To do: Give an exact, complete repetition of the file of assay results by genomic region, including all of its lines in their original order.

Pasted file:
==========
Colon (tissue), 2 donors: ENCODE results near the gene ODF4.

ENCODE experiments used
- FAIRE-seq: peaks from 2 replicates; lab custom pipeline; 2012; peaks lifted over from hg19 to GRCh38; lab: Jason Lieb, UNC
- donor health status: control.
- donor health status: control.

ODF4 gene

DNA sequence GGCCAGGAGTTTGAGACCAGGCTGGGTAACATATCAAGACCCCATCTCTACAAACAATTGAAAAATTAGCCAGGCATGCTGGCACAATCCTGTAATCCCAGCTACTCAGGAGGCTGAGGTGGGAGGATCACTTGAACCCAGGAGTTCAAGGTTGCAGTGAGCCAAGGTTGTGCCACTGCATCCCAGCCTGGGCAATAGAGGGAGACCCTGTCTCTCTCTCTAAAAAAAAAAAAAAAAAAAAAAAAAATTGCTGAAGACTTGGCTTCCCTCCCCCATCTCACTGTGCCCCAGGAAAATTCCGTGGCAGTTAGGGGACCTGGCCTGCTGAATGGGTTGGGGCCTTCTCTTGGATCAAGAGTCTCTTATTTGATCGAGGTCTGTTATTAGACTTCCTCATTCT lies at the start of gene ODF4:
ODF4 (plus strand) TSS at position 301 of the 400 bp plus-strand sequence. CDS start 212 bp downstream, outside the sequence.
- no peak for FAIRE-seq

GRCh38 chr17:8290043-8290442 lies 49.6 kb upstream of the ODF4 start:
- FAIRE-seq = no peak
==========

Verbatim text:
Colon (tissue), 2 donors: ENCODE results near the gene ODF4.

ENCODE experiments used
- FAIRE-seq: peaks from 2 replicates; lab custom pipeline; 2012; peaks lifted over from hg19 to GRCh38; lab: Jason Lieb, UNC
- donor health status: control.
- donor health status: control.

ODF4 gene

DNA sequence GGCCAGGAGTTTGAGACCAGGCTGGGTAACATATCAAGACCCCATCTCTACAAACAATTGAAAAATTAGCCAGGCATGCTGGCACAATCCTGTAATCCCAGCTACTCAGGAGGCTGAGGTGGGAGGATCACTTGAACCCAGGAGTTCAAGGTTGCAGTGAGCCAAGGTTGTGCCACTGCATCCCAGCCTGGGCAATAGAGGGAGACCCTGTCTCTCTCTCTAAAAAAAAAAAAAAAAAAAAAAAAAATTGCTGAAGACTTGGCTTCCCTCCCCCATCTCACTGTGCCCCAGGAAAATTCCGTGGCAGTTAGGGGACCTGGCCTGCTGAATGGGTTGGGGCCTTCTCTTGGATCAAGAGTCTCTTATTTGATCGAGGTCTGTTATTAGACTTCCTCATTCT lies at the start of gene ODF4:
ODF4 (plus strand) TSS at position 301 of the 400 bp plus-strand sequence. CDS start 212 bp downstream, outside the sequence.
- no peak for FAIRE-seq

GRCh38 chr17:8290043-8290442 lies 49.6 kb upstream of the ODF4 start:
- FAIRE-seq = no peak